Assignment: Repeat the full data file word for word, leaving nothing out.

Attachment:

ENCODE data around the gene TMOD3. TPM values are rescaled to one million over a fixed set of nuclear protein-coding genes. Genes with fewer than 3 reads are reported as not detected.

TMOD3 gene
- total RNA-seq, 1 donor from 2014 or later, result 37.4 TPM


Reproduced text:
ENCODE data around the gene TMOD3. TPM values are rescaled to one million over a fixed set of nuclear protein-coding genes. Genes with fewer than 3 reads are reported as not detected.

TMOD3 gene
- total RNA-seq, 1 donor from 2014 or later, result 37.4 TPM